It is well settled that a special interrogatory is in proper form if (1) it relates to an ultimate question of fact upon which the rights of the parties depend, and (2) an answer responsive to the interrogatory might be inconsistent with a general jury verdict. Worthy v. Norfolk & Western Ry. Co., 249 Ill. App. 3d 1096, 1103, 619 N.E.2d 1371, 1376, 189 Ill. Dec. 322 (1993); Noel v. Jones, 177 Ill. App. 3d 773, 783, 532 N.E.2d 1050, 1056, 127 Ill. Dec. 221 (1988). Further, the supreme court has held that a proper special interrogatory consists of a single, direct question ( Illinois Steel Co. v. Mann, 197 Ill. 186, 189, 64 N.E. 328, 330 (1902)), and is "one which, if found, must be controlling" of the general verdict ( Chicago City Ry. Co. v. Olis, 192 Ill. 514, 518, 61 N.E. 459, 460 (1901)). Additionally, a special interrogatory should not be repetitive, misleading, confusing, or ambiguous. Santos v. Chicago Transit Authority, 198 Ill. App. 3d 866, 870, 556 N.E.2d 607, 610, 144 Ill. Dec. 929 (1990).
Despite those well-settled principles, the specific requirements of a proper special interrogatory remain unclear. Many cases hold that a special interrogatory is ambiguous unless it uses the same terms as those set forth in the court's instructions to the jury. See, e.g., Lundquist v. Nickels, 238 Ill. App. 3d 410, 434, 605 N.E.2d 1373, 1389-90, 179 Ill. Dec. 150 (1992) (holding that an interrogatory was improper because it failed to refer specifically to plaintiff's "comparative" negligence). However, this court recently held in Kessinger v. Grefco, Inc., 273 Ill. App. 3d 275, 281, 652 N.E.2d 1203, 1208, 210 Ill. Dec. 227 (1995), that "while use of words in the interrogatories which were also used in other instructions might have been desirable, we consider the interrogatories [here, which did not,] very clear." See also Eaves v. Hyster Co., 244 Ill. App. 3d 260, 265-66, 614 N.E.2d 214, 218, 185 Ill. Dec. 80 (1993), in which the court concluded that the following interrogatory--which did not include the word "negligence"--was proper: "'Do you find that an absence of warnings and instructions *** was a proximate cause of plaintiff's injury?'".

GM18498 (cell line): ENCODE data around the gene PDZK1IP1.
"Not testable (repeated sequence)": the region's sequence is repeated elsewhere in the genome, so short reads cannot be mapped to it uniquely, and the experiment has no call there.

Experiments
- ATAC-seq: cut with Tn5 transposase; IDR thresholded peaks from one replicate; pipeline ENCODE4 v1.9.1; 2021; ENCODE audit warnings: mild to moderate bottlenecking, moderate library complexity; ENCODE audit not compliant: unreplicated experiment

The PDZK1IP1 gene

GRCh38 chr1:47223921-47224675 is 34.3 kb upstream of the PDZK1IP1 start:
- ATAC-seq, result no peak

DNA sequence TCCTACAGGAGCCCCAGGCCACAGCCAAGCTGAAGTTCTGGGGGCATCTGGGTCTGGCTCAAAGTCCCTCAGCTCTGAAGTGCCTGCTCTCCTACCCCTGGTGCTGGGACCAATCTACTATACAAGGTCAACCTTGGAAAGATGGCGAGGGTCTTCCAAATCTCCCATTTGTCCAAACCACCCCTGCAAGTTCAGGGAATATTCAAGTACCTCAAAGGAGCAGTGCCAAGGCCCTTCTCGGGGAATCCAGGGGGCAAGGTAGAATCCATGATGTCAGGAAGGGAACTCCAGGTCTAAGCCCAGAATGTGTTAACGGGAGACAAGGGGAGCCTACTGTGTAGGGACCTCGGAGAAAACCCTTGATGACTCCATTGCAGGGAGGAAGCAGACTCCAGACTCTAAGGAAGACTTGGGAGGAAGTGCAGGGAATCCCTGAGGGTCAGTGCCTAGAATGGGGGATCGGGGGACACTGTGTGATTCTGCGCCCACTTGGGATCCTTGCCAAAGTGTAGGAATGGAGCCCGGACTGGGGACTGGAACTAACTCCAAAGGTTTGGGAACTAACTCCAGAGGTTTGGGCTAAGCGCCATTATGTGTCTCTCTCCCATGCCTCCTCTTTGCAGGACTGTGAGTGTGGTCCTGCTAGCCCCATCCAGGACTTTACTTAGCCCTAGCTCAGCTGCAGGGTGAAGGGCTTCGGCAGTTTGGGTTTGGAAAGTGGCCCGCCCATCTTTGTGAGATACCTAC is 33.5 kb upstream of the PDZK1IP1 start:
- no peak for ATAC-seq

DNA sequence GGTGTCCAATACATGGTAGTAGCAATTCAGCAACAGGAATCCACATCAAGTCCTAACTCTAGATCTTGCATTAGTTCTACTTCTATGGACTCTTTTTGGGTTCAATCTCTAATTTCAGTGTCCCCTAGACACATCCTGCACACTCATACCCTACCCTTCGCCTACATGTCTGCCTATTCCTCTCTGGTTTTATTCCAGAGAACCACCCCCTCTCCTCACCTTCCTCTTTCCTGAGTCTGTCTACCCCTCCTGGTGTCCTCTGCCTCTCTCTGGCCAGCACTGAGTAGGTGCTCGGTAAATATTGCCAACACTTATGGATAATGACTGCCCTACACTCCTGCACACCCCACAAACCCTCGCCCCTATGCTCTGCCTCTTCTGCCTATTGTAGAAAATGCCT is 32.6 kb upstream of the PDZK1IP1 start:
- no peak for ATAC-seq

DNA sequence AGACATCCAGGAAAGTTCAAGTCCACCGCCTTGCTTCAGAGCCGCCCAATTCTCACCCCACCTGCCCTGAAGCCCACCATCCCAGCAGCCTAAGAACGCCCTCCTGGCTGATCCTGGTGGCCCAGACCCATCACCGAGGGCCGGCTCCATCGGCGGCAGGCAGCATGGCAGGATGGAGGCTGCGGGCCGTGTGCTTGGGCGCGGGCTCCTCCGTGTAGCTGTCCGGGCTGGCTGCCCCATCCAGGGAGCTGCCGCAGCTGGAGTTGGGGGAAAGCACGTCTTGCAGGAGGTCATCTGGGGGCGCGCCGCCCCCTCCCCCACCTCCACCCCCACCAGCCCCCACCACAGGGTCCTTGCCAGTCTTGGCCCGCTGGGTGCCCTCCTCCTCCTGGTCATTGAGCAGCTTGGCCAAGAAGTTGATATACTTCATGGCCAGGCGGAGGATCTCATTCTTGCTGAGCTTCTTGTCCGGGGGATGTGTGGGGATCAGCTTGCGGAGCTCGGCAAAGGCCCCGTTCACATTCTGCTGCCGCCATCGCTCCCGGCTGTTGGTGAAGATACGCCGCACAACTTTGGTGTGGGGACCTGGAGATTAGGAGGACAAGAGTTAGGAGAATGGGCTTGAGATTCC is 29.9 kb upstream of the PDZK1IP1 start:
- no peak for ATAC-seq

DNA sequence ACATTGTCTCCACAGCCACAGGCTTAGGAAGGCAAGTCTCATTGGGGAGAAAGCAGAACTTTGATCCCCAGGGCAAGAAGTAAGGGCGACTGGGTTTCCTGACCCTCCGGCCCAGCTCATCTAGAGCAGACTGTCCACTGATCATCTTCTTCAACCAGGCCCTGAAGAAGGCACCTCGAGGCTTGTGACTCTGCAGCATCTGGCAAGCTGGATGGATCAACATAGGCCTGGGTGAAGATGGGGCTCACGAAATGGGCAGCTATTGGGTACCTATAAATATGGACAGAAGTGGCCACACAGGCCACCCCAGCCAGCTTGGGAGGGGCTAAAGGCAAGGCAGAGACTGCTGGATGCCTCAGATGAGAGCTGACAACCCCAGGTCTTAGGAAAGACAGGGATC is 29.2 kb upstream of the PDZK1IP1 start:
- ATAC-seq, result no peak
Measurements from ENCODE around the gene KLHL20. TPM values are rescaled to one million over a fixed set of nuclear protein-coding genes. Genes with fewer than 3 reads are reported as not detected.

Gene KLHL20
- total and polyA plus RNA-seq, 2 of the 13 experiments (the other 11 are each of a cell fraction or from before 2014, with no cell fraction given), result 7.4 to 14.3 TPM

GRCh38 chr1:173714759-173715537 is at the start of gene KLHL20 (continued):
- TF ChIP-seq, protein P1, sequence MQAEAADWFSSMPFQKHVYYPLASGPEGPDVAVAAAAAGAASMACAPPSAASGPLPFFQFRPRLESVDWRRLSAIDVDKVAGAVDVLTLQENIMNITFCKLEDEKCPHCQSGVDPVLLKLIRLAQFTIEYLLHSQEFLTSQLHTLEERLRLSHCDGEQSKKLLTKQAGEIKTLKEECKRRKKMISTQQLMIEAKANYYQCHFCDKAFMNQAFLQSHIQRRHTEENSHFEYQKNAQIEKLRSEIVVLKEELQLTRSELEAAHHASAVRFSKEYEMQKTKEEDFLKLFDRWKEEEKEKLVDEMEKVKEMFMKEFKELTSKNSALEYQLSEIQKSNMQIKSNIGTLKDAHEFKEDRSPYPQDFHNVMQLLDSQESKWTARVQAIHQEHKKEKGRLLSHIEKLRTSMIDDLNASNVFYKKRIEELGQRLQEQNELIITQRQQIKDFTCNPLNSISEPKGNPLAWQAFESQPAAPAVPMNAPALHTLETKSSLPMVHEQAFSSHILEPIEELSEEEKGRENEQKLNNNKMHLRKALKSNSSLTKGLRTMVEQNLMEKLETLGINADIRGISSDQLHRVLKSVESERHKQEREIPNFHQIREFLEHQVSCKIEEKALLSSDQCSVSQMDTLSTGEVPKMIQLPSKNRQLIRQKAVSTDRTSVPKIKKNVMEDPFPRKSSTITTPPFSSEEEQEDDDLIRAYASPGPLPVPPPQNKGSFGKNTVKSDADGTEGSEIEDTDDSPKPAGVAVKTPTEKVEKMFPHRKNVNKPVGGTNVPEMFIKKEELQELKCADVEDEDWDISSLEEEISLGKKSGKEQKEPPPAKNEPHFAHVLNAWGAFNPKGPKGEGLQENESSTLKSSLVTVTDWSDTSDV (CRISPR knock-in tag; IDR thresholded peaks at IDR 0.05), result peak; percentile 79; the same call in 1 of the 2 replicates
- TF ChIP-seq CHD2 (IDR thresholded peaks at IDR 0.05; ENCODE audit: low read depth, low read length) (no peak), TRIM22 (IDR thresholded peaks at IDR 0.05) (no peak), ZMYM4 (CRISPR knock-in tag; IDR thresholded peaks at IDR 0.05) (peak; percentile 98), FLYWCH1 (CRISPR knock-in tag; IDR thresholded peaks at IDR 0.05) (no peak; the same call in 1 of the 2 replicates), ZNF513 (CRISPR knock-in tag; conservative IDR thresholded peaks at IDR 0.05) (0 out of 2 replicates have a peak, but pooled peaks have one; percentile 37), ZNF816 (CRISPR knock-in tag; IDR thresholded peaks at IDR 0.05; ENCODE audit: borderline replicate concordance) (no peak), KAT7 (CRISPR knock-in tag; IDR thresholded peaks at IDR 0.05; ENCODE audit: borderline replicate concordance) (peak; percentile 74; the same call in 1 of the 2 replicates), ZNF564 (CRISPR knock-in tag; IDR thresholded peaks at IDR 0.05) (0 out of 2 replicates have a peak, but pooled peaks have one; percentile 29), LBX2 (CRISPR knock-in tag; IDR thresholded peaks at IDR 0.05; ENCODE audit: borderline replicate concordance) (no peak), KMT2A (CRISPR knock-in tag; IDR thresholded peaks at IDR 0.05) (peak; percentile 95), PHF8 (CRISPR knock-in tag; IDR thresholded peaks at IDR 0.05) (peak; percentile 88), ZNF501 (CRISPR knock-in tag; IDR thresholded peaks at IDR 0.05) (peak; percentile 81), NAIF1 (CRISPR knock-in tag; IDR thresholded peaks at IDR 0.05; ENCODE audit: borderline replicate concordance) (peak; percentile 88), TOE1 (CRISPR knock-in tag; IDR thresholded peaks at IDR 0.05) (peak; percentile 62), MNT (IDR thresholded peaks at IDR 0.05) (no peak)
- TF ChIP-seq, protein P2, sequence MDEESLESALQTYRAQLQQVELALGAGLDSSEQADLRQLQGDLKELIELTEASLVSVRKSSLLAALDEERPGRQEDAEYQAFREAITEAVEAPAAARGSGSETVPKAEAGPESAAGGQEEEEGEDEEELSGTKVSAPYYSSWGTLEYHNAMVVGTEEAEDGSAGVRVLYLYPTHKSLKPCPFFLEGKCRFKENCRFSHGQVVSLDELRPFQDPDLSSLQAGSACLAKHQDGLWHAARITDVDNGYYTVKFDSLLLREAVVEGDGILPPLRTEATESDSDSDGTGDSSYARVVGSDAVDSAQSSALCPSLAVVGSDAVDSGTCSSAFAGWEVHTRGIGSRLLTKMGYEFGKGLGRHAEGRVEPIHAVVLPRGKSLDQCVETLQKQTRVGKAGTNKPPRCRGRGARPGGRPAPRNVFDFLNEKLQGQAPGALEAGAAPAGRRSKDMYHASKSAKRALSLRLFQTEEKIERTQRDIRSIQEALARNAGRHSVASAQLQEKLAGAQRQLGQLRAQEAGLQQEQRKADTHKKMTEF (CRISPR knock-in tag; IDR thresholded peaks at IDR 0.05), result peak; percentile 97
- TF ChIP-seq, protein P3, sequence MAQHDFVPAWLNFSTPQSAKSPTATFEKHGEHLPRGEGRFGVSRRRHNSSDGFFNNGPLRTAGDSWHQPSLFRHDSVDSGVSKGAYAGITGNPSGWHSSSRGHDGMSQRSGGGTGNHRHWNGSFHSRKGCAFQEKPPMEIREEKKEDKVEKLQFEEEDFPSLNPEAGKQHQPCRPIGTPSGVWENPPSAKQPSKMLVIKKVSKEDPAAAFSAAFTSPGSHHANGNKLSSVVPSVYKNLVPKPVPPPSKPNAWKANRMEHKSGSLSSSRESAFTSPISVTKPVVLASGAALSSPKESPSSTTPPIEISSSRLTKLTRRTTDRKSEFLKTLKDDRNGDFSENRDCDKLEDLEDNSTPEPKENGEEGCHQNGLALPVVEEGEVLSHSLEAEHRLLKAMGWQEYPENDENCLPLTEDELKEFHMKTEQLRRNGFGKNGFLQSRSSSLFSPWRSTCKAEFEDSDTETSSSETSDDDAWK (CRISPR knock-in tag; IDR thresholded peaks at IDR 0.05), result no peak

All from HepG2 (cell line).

In addition, some cases hold that a proper special interrogatory must contain all the elements necessary for a finding of guilt. See Noel, 177 Ill. App. 3d at 786, 532 N.E.2d at 1058 (holding that if one of the elements in a special interrogatory regarding defendant's negligence--namely, negligence, proximate cause, or injury--is omitted, it is insufficient to override the general verdict and is thus improper); see also Snow v. Farwick, 121 Ill. App. 2d 40, 46, 257 N.E.2d 155, 158 (1970). However, other cases have deemed interrogatories proper which focused on one element, provided it was dispositive of the claim. In Costa v. Dresser Industries, Inc., 268 Ill. App. 3d 1, 11, 642 N.E.2d 898, 905, 205 Ill. Dec. 33 (1994), the court held that the following interrogatory was proper: "'Do you find that Dominic Costa died from the disease of mesothelioma?'" In so holding, the court stated that
"the issue of whether the decedent died of mesothelioma was a question of ultimate fact. The plaintiff's entire case was premised on her claim that the decedent died of mesothelioma as a result of asbestos exposure. One of the main defenses raised to her claim was that he died of bronchogenic carcinoma unrelated to asbestos exposure. Thus, a jury finding that the decedent did not die of mesothelioma would be dispositive of the plaintiff's claim." Costa, 268 Ill. App. 3d at 11, 642 N.E.2d at 905.
In Chavez v. Watts, 161 Ill. App. 3d 664, 674, 515 N.E.2d 146, 153, 113 Ill. Dec. 337 (1987), the court upheld a special interrogatory which focused solely on whether defendant's car hit plaintiff and wrote the following:
"The question of whether or not defendant's car hit plaintiff was one of the ultimate issues in the case [where plaintiff alleged negligence and willful and wanton misconduct]. Plaintiff maintained throughout the trial that the car had hit her, whereas defendant consistently denied that it had."
Because section 2-1108 of the Code is ambiguous regarding the specific requirements of a proper special interrogatory, and because decisions interpreting that section do not clearly set forth specific requirements, this court may appropriately look to other sources to ascertain legislative intent. People v. Ross, 168 Ill. 2d 347, 352, 659 N.E.2d 1319, 1321, 213 Ill. Dec. 672 (1995). In Ross, the supreme court wrote that in such circumstances, "one *** source [to consider] is the committee comments to the statute, which, although not binding upon this court, are persuasive authority." Ross, 168 Ill. 2d at 352, 659 N.E.2d at 1321. The historical and practice notes for section 2-1108 of the Code, written by Albert E. Jenner, Jr., Philip W. Tone, and Arthur M. Martin, state, in relevant part, as follows: